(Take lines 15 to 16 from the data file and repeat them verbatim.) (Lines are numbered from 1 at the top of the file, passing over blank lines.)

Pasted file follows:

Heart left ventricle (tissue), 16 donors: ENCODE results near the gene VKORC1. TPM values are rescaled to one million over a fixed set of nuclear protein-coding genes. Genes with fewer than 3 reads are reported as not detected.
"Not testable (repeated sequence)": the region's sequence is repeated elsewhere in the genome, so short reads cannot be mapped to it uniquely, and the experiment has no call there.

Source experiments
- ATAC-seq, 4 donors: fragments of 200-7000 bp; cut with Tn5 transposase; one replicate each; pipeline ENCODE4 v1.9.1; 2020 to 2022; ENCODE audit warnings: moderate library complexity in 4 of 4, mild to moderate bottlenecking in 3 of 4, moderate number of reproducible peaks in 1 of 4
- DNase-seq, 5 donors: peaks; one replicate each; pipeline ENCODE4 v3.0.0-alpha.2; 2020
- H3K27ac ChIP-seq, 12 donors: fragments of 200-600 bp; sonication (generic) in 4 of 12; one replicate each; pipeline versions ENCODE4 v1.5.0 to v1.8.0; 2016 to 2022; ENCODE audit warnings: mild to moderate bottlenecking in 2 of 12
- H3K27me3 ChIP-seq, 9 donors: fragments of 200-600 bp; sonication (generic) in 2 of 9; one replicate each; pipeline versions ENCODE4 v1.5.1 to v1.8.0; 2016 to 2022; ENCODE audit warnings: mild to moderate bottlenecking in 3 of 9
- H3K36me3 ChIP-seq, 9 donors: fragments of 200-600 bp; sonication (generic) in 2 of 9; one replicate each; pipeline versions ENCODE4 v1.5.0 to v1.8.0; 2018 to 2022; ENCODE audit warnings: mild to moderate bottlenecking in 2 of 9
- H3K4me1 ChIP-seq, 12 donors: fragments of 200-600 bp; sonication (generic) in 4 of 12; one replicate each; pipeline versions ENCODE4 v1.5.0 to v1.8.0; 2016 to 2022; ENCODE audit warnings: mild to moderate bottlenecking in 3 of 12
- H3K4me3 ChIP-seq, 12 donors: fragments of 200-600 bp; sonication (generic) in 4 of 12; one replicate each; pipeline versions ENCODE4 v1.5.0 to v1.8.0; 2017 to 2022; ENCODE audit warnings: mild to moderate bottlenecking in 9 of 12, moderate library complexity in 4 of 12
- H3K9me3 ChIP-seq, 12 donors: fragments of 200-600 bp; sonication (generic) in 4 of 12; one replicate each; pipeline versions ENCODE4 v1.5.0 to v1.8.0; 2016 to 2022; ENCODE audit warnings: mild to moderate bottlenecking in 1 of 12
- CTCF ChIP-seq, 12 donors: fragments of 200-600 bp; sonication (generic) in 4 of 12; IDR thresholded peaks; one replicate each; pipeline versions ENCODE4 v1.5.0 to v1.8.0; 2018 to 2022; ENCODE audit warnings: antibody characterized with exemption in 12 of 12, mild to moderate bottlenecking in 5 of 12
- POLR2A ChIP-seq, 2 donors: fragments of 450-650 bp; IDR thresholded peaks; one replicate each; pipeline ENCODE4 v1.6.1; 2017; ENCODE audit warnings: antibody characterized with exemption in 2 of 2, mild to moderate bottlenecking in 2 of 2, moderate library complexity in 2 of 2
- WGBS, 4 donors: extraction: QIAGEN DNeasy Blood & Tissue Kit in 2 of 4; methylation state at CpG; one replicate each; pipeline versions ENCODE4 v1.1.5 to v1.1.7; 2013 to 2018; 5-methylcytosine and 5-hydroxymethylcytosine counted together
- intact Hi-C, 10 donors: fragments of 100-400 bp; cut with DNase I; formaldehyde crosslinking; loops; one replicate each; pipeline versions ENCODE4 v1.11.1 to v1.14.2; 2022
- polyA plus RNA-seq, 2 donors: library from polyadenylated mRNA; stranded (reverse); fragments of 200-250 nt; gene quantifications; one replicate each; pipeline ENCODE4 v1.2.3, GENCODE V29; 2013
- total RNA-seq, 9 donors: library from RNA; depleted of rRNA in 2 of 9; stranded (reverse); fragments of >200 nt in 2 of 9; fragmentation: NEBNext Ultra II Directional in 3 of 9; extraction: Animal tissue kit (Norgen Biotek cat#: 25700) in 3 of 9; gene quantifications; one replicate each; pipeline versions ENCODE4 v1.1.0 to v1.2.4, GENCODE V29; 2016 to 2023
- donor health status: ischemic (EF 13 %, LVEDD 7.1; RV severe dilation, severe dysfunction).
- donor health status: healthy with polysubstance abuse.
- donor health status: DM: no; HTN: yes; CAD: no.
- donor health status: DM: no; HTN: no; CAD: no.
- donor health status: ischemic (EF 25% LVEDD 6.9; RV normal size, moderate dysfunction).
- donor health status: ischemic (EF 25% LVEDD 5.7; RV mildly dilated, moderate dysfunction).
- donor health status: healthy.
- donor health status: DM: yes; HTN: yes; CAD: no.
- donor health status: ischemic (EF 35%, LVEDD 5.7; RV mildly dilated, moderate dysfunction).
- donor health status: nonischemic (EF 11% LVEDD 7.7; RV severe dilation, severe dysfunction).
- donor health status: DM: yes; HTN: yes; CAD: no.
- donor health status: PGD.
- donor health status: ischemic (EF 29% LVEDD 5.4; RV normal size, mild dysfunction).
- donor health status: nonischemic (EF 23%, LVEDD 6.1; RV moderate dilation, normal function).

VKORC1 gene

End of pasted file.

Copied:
- intact Hi-C, 10 donors: fragments of 100-400 bp; cut with DNase I; formaldehyde crosslinking; loops; one replicate each; pipeline versions ENCODE4 v1.11.1 to v1.14.2; 2022
- polyA plus RNA-seq, 2 donors: library from polyadenylated mRNA; stranded (reverse); fragments of 200-250 nt; gene quantifications; one replicate each; pipeline ENCODE4 v1.2.3, GENCODE V29; 2013